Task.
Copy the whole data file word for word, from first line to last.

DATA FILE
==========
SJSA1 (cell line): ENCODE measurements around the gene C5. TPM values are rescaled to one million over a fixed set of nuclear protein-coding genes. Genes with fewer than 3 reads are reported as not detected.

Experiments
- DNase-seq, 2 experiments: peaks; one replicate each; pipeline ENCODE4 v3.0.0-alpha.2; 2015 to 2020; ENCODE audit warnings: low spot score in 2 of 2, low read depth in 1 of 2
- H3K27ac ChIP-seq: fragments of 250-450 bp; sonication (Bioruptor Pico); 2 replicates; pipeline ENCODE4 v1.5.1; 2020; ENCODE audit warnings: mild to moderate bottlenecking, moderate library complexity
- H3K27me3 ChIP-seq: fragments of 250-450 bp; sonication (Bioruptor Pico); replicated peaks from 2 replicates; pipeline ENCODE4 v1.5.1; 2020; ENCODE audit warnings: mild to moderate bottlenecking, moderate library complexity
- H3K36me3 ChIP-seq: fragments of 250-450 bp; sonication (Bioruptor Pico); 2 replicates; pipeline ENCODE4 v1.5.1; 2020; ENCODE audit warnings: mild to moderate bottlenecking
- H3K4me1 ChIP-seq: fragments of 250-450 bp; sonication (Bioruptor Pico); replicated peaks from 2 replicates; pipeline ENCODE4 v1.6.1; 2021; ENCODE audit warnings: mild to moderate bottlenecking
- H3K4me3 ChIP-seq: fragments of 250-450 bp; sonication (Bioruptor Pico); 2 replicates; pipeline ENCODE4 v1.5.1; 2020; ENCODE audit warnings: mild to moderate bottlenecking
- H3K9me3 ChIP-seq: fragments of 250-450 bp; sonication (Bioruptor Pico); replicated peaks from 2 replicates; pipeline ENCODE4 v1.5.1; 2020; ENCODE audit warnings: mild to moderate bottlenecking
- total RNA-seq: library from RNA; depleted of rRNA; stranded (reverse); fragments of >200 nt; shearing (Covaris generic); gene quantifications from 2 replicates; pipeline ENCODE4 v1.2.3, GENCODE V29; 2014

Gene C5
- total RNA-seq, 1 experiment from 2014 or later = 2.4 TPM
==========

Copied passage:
SJSA1 (cell line): ENCODE measurements around the gene C5. TPM values are rescaled to one million over a fixed set of nuclear protein-coding genes. Genes with fewer than 3 reads are reported as not detected.

Experiments
- DNase-seq, 2 experiments: peaks; one replicate each; pipeline ENCODE4 v3.0.0-alpha.2; 2015 to 2020; ENCODE audit warnings: low spot score in 2 of 2, low read depth in 1 of 2
- H3K27ac ChIP-seq: fragments of 250-450 bp; sonication (Bioruptor Pico); 2 replicates; pipeline ENCODE4 v1.5.1; 2020; ENCODE audit warnings: mild to moderate bottlenecking, moderate library complexity
- H3K27me3 ChIP-seq: fragments of 250-450 bp; sonication (Bioruptor Pico); replicated peaks from 2 replicates; pipeline ENCODE4 v1.5.1; 2020; ENCODE audit warnings: mild to moderate bottlenecking, moderate library complexity
- H3K36me3 ChIP-seq: fragments of 250-450 bp; sonication (Bioruptor Pico); 2 replicates; pipeline ENCODE4 v1.5.1; 2020; ENCODE audit warnings: mild to moderate bottlenecking
- H3K4me1 ChIP-seq: fragments of 250-450 bp; sonication (Bioruptor Pico); replicated peaks from 2 replicates; pipeline ENCODE4 v1.6.1; 2021; ENCODE audit warnings: mild to moderate bottlenecking
- H3K4me3 ChIP-seq: fragments of 250-450 bp; sonication (Bioruptor Pico); 2 replicates; pipeline ENCODE4 v1.5.1; 2020; ENCODE audit warnings: mild to moderate bottlenecking
- H3K9me3 ChIP-seq: fragments of 250-450 bp; sonication (Bioruptor Pico); replicated peaks from 2 replicates; pipeline ENCODE4 v1.5.1; 2020; ENCODE audit warnings: mild to moderate bottlenecking
- total RNA-seq: library from RNA; depleted of rRNA; stranded (reverse); fragments of >200 nt; shearing (Covaris generic); gene quantifications from 2 replicates; pipeline ENCODE4 v1.2.3, GENCODE V29; 2014

Gene C5
- total RNA-seq, 1 experiment from 2014 or later = 2.4 TPM